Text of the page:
FNB Property Barometer - February House Price Index
FNB - South Africa
FNB House Price Index growth ticks up mildly again in February, as late-2011 economic growth improvement filters into the market, while “recency bias” may be starting to support lending/borrowing in 2012
From the vehicle sales numbers, as well as the FNB Estate Agent Survey, we see that after a brief uptick in year-in-year growth around quarter 3 2011, both year-on-year growth rates receded once more, suggesting that the flurry of faster growth was not a lasting one. We suspect that this will be the same for house price growth, and that the relatively high February rate of 6.6% year-on-year will probably not be sustained for more than a few months.
With our expectation for slower economic growth in 2012 (compared to 2011 as a whole), despite the late-2011 uptick, we would continue to expect slow single-digit house price growth.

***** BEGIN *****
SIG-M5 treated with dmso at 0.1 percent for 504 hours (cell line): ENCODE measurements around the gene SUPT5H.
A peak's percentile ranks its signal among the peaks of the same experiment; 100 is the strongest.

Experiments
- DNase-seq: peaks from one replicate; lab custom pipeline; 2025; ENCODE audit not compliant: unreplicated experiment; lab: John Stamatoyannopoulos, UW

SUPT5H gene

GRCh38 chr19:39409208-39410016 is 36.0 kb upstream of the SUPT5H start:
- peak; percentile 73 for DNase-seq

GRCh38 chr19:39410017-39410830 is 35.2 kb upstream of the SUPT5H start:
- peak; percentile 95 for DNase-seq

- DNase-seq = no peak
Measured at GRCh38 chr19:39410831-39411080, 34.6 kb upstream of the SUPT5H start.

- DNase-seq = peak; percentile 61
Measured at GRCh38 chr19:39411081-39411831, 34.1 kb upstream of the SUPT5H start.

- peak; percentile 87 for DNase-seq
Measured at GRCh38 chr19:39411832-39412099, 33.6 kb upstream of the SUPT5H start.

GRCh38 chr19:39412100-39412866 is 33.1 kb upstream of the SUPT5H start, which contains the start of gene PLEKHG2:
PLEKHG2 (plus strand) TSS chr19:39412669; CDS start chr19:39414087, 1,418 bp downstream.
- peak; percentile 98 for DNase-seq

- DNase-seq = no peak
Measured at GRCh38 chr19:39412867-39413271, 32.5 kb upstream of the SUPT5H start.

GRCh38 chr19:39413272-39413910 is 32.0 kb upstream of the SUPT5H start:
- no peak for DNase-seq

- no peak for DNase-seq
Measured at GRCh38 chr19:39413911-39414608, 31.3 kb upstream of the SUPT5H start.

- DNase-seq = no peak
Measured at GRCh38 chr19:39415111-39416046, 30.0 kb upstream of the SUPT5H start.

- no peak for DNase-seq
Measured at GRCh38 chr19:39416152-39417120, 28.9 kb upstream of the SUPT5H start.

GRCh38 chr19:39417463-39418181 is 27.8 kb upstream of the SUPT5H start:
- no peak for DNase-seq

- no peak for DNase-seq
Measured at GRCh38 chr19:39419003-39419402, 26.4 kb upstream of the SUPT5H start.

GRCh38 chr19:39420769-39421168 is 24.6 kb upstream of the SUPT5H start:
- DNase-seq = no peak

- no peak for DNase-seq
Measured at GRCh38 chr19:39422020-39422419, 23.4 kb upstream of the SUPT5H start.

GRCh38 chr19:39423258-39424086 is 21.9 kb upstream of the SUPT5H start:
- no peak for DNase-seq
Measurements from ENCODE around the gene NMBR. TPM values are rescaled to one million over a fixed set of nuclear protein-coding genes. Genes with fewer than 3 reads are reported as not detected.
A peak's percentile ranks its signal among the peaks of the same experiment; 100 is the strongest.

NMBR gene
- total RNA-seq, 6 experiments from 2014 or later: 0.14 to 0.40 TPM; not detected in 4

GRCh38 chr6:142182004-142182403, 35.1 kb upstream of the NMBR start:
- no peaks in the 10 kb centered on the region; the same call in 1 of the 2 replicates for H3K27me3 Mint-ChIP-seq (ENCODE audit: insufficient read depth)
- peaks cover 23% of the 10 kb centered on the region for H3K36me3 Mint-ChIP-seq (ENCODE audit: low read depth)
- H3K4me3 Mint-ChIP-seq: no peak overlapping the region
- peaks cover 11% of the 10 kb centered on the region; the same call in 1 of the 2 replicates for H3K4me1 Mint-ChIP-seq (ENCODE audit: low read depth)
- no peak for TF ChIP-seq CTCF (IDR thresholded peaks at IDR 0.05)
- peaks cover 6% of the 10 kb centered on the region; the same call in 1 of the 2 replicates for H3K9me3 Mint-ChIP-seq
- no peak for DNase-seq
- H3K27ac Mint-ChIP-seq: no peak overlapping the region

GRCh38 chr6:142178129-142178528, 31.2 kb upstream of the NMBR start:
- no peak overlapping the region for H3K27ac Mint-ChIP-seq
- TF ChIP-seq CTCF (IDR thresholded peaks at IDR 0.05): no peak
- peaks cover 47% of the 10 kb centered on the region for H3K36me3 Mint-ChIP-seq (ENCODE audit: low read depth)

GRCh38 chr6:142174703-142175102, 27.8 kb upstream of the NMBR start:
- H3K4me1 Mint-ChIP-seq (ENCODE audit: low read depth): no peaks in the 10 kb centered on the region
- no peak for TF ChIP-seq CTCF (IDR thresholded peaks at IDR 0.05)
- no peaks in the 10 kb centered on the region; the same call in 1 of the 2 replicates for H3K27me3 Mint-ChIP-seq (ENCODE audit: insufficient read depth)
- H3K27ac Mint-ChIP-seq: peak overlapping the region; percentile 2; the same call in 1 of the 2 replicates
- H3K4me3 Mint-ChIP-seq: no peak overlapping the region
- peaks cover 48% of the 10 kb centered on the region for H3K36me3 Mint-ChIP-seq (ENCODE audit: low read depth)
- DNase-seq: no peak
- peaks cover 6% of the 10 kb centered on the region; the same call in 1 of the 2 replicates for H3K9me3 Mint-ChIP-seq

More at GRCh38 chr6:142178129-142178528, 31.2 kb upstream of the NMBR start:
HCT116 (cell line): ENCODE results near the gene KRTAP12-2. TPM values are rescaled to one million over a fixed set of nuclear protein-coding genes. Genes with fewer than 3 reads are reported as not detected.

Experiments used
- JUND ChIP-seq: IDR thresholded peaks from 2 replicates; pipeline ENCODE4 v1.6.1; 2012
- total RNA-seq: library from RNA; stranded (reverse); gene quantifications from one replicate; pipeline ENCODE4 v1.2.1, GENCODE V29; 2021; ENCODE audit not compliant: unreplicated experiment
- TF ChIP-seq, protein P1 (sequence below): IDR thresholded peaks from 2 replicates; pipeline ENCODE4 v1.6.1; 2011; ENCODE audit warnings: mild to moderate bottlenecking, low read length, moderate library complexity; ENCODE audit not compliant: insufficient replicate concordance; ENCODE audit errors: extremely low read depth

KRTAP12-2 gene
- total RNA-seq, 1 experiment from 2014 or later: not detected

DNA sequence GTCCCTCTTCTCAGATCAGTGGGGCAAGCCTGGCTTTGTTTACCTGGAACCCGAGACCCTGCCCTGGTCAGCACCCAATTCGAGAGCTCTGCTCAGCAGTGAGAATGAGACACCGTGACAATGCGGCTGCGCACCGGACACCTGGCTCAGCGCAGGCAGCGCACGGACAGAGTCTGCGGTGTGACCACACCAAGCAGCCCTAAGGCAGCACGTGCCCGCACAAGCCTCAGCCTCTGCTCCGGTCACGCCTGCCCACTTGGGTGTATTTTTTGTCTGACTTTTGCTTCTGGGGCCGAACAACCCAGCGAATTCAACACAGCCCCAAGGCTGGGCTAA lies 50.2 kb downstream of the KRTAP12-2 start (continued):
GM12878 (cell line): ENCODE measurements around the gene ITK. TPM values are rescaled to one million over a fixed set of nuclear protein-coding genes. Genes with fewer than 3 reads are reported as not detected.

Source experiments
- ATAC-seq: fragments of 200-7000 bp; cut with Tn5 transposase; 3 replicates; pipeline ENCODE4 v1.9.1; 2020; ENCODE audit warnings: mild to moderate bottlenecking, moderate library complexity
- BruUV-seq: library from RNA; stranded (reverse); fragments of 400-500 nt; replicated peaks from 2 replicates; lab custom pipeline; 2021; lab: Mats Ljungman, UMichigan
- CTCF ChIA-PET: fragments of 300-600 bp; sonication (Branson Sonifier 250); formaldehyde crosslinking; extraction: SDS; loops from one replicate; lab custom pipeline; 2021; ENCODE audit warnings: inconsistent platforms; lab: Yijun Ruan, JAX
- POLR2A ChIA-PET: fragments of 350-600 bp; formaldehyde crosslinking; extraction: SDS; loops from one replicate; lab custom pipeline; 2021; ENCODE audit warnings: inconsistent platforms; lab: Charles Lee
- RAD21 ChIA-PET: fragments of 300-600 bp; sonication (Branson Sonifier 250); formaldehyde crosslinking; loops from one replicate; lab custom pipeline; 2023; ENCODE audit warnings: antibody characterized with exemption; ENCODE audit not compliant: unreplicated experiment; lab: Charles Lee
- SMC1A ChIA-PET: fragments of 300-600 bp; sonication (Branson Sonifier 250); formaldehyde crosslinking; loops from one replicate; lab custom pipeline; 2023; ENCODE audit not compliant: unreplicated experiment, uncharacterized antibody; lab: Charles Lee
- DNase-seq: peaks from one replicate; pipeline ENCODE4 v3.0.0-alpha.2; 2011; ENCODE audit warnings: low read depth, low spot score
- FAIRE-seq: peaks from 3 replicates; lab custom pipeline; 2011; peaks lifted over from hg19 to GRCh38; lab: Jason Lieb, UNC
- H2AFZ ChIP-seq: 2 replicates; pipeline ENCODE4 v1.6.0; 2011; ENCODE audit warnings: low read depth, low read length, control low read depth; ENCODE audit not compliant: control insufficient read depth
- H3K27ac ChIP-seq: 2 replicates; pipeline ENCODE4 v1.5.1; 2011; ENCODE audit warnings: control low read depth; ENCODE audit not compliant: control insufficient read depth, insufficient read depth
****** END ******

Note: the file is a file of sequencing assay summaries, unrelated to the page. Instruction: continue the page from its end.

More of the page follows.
However, we have more recently considered the prevalence of the so-called “recency bias” in many people, which means that the more recent past is a bigger influence on their perceptions of risk than events further back in the past. It is possible that recency bias is causing borrowers and lenders alike to become more confident in early-2012, and that this may continue to unfold up until the next interest rate hiking cycle begins.
This is not an entirely rational approach, as periods of low interest rates can often be the higher risk periods as the inevitable interest rate hikes get nearer. However, the reality is that borrowers and lenders alike have this tendency to become more confident the longer interest rates stay low, and the view in the “rear view mirror” is looking better as we are now over 3 years into the interest rate cutting-to-sideways part of the cycle.
As such, we have revised our average house price growth forecast for the entire 2012 slightly upward to 4.2% from a previous rate of 2%. This remains slow, but would be slightly faster than the 3.2% recorded in 2011.
FNB Property Barometer_February 2012 House Price Index
January Mortgage Advances
ABSA - South Africa